Construction sites inspection blitz reveals slight progress
Almost one in five construction sites failed to satisfy inspectors during a national initiative of safety checks aimed at improving safety standards in the sector.
Of the 50 fatalities in construction in 2010-11, 27 (54 per cent) were in the refurbishment, repair and maintenance sector. In direct response to these statistics and the increased risks associated with this type of construction work, the annual safety inspection blitz, which is now in its fifth year, specifically targeted sites where repair work was being carried out.
Over the course of a month, HSE inspectors visited a total of 3237 sites – significantly more than last year’s total of 2128 – and saw 4092 contractors. The focus was on high-risk activity, including working at height and ensuring sites were clean and tidy with clear access routes.
Overall, practices at 581 sites were deemed to be unsafe, leading to a total of 870 enforcement notices issued; in 603 instances work had to stop immediately. Falls from height were responsible for nearly half of enforcement notices served, but this is a slight improvement on previous years.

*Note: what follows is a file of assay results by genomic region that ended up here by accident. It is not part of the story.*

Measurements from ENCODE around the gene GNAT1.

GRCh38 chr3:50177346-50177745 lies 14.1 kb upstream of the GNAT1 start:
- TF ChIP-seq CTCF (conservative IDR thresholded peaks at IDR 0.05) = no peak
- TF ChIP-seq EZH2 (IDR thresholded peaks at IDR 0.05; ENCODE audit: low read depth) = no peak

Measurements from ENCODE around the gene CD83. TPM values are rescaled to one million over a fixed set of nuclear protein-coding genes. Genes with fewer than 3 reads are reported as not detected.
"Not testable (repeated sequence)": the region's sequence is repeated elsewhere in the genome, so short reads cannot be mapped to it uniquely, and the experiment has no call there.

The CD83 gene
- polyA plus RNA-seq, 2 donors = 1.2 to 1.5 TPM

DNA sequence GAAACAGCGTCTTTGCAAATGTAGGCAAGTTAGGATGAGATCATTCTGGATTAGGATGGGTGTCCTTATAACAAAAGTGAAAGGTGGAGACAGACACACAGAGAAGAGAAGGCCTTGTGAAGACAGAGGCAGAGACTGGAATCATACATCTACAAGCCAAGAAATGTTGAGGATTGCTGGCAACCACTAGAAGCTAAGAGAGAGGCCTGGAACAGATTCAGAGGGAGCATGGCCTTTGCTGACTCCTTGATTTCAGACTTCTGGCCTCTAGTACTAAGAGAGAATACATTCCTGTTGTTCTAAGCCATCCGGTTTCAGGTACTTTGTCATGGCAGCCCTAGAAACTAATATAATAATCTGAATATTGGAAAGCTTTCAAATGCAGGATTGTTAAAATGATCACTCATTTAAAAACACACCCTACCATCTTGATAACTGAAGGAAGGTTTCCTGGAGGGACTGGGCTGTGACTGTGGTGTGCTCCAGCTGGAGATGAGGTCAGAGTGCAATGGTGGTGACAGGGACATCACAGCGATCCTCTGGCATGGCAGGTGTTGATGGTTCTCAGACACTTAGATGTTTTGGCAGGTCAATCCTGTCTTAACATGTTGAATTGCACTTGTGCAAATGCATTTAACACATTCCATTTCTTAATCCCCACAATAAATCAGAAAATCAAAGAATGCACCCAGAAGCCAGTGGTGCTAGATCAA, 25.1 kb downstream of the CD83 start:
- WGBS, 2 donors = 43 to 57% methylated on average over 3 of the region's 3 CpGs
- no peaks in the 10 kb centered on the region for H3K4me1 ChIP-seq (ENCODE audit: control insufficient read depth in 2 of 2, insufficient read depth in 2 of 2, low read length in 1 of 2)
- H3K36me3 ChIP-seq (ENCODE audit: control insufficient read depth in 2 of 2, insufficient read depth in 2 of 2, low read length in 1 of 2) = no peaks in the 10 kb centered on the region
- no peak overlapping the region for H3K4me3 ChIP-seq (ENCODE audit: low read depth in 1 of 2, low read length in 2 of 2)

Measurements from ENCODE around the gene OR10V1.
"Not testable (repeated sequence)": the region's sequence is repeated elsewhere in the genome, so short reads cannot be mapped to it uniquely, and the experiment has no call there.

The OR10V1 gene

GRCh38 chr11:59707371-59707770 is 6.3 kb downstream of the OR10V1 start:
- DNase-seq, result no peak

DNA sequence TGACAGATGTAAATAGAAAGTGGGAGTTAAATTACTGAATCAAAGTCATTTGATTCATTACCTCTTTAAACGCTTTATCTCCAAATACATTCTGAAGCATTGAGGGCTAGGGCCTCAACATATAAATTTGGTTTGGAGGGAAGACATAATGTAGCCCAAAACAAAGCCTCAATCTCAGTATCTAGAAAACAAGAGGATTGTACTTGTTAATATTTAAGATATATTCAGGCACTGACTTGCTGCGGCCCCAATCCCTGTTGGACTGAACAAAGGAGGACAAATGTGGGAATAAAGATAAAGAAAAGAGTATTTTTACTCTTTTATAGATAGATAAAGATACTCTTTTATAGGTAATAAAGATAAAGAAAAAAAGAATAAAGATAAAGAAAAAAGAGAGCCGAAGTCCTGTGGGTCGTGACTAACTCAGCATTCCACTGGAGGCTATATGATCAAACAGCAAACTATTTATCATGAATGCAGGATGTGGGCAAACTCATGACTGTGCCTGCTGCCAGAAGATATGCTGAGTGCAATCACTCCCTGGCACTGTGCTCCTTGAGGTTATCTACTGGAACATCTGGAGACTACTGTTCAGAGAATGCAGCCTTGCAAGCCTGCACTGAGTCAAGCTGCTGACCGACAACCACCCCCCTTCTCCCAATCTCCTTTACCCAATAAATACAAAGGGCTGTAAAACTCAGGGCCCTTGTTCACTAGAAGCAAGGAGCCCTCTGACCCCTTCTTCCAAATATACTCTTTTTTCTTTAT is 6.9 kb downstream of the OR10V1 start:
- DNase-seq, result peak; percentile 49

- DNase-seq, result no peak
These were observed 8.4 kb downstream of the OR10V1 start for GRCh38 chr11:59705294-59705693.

Philip White, HSE chief inspector of construction, said: “It is encouraging that inspectors found a slight improvement in standards and small construction firms are taking safety seriously when carrying out refurbishment work.
“But this is just a snapshot, and the number of notices served for unsafe work at height is still unacceptable, particularly when the safety measures are well-known and straightforward to implement. Too many contractors continue to put their own or other people’s lives at risk and we will not hesitate to take action where standards are not met.”
Construction union UCATT said any decrease in dangerous working practices on sites is “good news” but it lamented that fact that serious failings, which are potentially putting workers’ lives at risk, are still being found.
Commented general secretary Steve Murphy: “With so many construction sites failing to meet fundamental safety standards it demonstrates that the HSE needs greater resources in order to ensure workplace safety for construction workers throughout the whole year.”
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